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The Culture Code Speed Summary: 15 Core Principles in 3 Minutes

The Culture Code: The Secrets of Highly Successful Groups is a 2017 book written by Daniel Coyle. In its pages, Coyle studies the principles and secrets of successful teams so that readers can integrate those ideas into their own organizations and companies.

A 3 Minute Summary of the 15 Core Lessons

#1 Vulnerability is First
The common idea in many Western cultures, especially in the business world, is that trust is necessary before you can be vulnerable with others and with your followers as a leader. But Coyle contests the vulnerability is necessary for trust in all social relations. This requires that leaders must be vulnerable with their followers, which includes honesty and integrity even if they make mistakes.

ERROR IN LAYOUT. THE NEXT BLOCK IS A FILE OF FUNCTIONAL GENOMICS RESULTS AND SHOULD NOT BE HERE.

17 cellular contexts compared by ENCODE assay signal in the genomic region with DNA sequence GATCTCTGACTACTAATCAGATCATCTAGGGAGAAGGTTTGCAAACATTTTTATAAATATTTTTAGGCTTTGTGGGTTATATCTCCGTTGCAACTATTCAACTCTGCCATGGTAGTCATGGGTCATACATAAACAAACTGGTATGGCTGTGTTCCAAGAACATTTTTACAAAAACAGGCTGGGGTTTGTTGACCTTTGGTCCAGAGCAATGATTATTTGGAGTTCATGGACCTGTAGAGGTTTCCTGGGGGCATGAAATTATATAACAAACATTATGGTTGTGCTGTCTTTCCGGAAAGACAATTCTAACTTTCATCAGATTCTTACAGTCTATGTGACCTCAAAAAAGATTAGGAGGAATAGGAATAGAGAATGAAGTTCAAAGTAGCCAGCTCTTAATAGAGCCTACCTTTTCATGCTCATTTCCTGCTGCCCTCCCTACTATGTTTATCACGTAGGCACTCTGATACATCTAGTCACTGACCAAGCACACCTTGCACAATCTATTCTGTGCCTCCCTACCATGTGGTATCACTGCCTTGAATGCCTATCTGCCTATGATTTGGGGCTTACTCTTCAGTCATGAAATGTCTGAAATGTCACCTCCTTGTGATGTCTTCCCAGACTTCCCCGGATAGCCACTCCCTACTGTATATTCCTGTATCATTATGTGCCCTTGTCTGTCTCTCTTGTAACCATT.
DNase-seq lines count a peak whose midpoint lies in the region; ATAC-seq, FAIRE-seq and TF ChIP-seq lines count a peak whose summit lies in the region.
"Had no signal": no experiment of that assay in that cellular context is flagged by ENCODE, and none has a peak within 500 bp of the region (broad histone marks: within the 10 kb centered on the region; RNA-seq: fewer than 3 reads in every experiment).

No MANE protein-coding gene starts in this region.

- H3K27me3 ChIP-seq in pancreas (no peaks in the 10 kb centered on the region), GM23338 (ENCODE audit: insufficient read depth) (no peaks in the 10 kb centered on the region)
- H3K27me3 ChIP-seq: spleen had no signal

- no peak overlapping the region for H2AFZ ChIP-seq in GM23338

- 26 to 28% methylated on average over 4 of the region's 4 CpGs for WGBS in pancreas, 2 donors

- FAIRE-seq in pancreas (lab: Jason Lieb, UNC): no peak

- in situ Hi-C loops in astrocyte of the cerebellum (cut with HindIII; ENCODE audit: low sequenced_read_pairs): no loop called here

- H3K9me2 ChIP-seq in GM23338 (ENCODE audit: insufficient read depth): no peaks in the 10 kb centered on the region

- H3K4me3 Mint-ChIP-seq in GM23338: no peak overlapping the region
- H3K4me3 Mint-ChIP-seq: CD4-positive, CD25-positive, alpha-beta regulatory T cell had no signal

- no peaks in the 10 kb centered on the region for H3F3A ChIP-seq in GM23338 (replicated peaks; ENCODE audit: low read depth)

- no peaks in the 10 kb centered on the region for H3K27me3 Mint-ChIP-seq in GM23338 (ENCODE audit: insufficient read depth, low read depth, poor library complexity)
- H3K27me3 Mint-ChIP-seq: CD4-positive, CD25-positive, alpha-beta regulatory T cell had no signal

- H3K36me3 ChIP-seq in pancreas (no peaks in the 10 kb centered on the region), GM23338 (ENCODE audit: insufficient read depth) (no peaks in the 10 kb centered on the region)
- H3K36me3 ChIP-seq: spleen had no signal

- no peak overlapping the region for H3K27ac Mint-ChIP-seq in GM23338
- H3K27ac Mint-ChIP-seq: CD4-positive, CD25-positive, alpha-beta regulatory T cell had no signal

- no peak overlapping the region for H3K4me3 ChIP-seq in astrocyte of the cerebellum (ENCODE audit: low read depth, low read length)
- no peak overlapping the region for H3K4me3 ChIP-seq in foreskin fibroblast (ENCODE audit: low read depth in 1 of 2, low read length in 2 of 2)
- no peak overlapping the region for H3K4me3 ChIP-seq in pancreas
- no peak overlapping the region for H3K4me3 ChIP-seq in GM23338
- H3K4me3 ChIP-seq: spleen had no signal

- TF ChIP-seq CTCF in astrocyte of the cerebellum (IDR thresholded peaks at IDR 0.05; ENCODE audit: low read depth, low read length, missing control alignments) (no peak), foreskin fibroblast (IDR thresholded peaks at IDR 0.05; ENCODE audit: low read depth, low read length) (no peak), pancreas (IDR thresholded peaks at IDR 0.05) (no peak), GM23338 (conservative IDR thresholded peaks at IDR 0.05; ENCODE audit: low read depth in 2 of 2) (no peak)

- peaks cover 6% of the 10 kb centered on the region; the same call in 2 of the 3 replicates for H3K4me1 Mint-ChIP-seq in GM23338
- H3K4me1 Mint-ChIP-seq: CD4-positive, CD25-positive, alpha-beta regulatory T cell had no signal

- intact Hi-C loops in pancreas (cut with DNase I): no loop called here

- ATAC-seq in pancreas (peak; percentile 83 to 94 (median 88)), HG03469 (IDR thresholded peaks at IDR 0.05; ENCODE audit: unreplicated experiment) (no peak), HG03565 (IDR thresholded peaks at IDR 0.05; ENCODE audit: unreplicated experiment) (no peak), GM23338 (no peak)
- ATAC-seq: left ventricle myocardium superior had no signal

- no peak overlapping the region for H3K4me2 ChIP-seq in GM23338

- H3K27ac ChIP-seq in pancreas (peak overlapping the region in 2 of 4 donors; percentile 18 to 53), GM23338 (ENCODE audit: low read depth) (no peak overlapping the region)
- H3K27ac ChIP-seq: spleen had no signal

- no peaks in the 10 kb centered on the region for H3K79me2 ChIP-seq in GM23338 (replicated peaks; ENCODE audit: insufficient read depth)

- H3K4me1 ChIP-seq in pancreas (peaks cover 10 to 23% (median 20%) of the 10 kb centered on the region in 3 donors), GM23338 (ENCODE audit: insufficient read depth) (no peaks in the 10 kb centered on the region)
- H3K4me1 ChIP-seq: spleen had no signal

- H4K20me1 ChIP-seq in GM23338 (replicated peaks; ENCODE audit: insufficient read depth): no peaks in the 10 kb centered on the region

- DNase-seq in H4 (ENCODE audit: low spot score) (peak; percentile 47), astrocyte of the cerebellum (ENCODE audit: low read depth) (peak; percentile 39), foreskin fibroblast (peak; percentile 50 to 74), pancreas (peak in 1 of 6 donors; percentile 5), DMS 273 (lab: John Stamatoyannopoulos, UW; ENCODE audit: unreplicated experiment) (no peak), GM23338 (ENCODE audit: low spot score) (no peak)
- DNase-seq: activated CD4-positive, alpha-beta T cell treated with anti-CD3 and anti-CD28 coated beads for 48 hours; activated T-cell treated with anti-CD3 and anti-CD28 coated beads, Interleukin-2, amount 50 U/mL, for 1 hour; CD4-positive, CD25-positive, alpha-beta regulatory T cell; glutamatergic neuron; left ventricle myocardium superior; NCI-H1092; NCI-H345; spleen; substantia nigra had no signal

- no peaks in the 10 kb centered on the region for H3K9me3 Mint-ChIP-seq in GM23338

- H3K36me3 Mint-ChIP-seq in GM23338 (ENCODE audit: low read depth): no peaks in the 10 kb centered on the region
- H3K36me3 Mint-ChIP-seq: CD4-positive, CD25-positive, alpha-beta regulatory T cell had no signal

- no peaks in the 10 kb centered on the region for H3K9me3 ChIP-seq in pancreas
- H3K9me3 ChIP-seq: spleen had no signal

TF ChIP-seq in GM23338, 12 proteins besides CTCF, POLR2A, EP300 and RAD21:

#2 Followers Must Feel Safe
In tandem with the above, Coyle says that your followers need to feel safe and that they belong with your group or organization for them to fully buy into your mission and provide their best efforts. This includes being honest with them and sending signals that they can trust you and be open about their insecurities and goals.

#3 Purpose is Clarifying
Whenever you’re outlining your objectives to your followers, a good leader striving to create a strong business culture should always keep the overall purpose of the venture first and foremost. Purpose helps your followers and you tailor the culture toward your ultimate goal without getting bogged down in short-term gains and losses.

#4 Safety Breeds Cooperation
If you successfully make a safe and purposeful environment for your followers, you’ll foster a company culture that inspires people to work together. No one achieved great works on their own, and if you want your workers to trust and work well with one another they need to feel safe and led by a leader with a singular vision. Cooperation without competition is the way for companies that have strong cultures.